Two years ago, I managed to wrangle an invitation to the Goldman Sachs Tech Conference in San Francisco, the highlight for me of which was getting to see the CFO of Corning's presentation. What struck me about Corning (NYSE:GLW) at the time was that the company was a key supplier of Gorilla Glass to Apple (NASDAQ:AAPL), and the manufacturer of some new and innovative glass products that had big growth potential - e.g. the automotive market, but was comparatively cheap. Even though glass manufacturing is centuries old and seems like it would be a low margin commodity, Corning's products were at the forefront of some major high tech industries.
Investors are always looking for the shiny new thing, which sometimes blinds them to the opaque companies that just make money and pay dividends year after year. You know - those boring, low-tech companies that only an investor such as, well, Warren Buffett would like. Perhaps Buffett looked at Corning a while ago and concluded it wasn't boring enough. If so, based on his recent purchases of Apple, he might want to take another look.
Being a key supplier to Apple is, of course, a double-edged sword. On the one hand, you must appreciate that Apple is a phenomenon. On the other hand, Apple has a history of grinding suppliers down on price, constantly seeking out lower cost alternatives, and moving on from key supplier relationships on short notice. Fortunately for Corning, however, display glass isn't the only product it makes, and Apple, as great as it is, is not its only customer. Corning products are used in fiber optics, life sciences and pharmaceuticals, to name just a few.
Fast forward to this year, it came as a surprise to me on March 14th that Goldman Sachs analyst Doug Clark cut his Buy rating on Corning to Neutral with a price target of $29. What's not to like about Corning? According to Clark, "Corning's premium multiple of 16x NTM P/E (vs/ 5-year average of 13x)" made the stock fully valued. Ironically, two days later, Clark's colleague at Goldman, Simona Jankowski, reiterated her Buy rating on Apple with a price target of $150 based on supply chain sales statistics from Taiwan.
If you dig in to the performance of both Apple and Corning over the past year, you will discover that they trade in a near perfect unison. Here are the two charts:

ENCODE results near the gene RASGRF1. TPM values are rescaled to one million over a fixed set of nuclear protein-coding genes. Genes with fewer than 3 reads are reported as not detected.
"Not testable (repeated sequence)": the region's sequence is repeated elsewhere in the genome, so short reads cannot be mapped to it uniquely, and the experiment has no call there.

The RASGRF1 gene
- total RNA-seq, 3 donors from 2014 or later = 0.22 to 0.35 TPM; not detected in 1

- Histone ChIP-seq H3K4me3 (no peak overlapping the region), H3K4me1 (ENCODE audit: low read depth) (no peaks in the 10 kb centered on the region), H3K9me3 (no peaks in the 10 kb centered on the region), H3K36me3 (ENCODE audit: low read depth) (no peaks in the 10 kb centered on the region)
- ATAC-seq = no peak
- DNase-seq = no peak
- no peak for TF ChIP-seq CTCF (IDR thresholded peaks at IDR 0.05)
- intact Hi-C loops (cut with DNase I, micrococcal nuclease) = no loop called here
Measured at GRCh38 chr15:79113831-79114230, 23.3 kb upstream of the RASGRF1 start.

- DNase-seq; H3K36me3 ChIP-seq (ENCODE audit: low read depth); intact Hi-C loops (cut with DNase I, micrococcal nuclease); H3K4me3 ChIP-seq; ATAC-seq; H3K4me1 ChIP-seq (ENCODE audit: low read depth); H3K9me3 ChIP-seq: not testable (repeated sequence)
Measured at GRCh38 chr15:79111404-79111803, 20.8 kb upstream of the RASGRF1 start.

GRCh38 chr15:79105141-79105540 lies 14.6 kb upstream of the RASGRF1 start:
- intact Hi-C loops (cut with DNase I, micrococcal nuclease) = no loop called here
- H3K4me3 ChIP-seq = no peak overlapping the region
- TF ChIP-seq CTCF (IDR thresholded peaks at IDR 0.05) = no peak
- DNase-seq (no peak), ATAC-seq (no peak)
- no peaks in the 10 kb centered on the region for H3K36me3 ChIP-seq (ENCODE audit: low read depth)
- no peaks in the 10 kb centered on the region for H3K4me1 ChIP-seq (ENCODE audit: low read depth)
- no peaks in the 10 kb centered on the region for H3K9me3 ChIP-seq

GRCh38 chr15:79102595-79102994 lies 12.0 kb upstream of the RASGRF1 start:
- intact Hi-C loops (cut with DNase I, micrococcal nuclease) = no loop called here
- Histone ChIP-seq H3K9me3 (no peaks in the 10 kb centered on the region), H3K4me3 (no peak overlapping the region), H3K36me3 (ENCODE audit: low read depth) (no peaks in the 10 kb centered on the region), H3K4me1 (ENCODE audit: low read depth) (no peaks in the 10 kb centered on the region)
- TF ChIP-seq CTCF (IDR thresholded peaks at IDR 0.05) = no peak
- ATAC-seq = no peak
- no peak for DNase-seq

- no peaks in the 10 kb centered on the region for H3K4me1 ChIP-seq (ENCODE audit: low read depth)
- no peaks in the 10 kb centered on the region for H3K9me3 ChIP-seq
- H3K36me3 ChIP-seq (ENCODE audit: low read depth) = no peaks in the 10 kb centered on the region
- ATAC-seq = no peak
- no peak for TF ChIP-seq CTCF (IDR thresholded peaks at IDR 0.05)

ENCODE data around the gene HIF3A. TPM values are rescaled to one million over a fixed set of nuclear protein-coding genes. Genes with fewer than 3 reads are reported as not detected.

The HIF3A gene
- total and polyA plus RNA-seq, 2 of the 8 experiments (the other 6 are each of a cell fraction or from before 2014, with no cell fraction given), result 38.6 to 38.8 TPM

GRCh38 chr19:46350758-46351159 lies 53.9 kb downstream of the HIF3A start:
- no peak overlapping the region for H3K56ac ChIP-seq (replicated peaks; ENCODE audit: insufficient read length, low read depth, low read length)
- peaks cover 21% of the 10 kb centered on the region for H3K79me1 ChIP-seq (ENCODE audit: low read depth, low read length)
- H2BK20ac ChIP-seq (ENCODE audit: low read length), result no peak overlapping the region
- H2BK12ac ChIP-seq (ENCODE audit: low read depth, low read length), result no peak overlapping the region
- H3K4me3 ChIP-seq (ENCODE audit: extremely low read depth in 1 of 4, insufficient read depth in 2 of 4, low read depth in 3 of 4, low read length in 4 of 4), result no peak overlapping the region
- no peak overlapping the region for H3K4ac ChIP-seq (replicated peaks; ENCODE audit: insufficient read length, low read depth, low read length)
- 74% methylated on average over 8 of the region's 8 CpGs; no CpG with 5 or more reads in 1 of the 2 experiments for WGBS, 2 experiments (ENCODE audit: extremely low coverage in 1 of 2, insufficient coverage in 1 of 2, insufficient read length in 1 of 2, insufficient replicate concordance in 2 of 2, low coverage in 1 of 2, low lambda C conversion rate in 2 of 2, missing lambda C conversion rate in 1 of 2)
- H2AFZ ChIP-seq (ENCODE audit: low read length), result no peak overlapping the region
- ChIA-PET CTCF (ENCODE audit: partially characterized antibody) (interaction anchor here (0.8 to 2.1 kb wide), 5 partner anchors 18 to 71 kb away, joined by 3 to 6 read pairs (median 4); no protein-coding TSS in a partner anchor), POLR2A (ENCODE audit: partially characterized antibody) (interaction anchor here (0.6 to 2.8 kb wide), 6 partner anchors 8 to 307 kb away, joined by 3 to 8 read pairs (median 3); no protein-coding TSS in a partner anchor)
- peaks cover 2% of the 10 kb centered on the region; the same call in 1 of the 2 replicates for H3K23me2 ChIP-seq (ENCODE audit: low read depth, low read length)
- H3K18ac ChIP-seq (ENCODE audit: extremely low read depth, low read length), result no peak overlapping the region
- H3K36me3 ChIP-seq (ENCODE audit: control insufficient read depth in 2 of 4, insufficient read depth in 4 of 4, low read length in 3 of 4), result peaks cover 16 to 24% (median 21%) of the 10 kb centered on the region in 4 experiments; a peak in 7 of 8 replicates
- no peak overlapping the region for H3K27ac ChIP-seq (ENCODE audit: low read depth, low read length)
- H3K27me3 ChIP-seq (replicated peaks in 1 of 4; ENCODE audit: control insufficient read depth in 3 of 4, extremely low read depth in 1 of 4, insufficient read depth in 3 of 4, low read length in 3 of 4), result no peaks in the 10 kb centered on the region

Source: Yahoo Charts
Source: Yahoo Charts
The math on correlation coefficients can be difficult, but fortunately there is a handy online tool from buyupside.com that makes it simple. Between 3/30/2016 and 3/29/2017, the correlation coefficient between AAPL and GLW is 0.9455. Just for reference, note that 1 would be a perfect positive correlation, meaning that prices for both companies move in the same direction all the time. The two companies have not always been so perfectly correlated. In fact, if you make the same comparison over the past two years the correlation is only 0.5666.
What the correlation coefficient seems to be telling us is that even though Apple and Corning are two separate companies, both of which are managed independently, for the past year the market has viewed them as being tied together. If you buy Apple, you are buying Corning, and vice versa. While Corning has been trading as a proxy for Apple shares, Corning is valued at a discount: 8.5x TTM PE, versus Apple at 17.3x TTM PE. By the way, Corning also has a lower Beta (1.23 versus 1.45).
So why wouldn't Warren Buffett love Corning even more than Apple? If I had to speculate, I would say it's because Apple has more control over its destiny than Corning. While the supplier relationship between the two companies appears to be going well right now, there's nothing to say that Apple can't terminate the relationship and find another glass manufacturer as a replacement. On its side of the ledger, Corning has a customer concentration risk. Couldn't Apple find a substitute, or a way to make sapphire crystal inexpensively? Oh yes, they tried that, didn't they?
Maybe I'm just looking at the world through rose-colored gorilla glass, but it certainly looks to me that Corning would be a difficult vendor to replace. I also believe that Corning has growth upside from some of the other industries it supplies.
With all due respect to Goldman Sachs, maybe their analysts should think about trading notes and getting on the same page.
Disclosure: I/we have no positions in any stocks mentioned, and no plans to initiate any positions within the next 72 hours.
I wrote this article myself, and it expresses my own opinions. I am not receiving compensation for it (other than from Seeking Alpha). I have no business relationship with any company whose stock is mentioned in this article.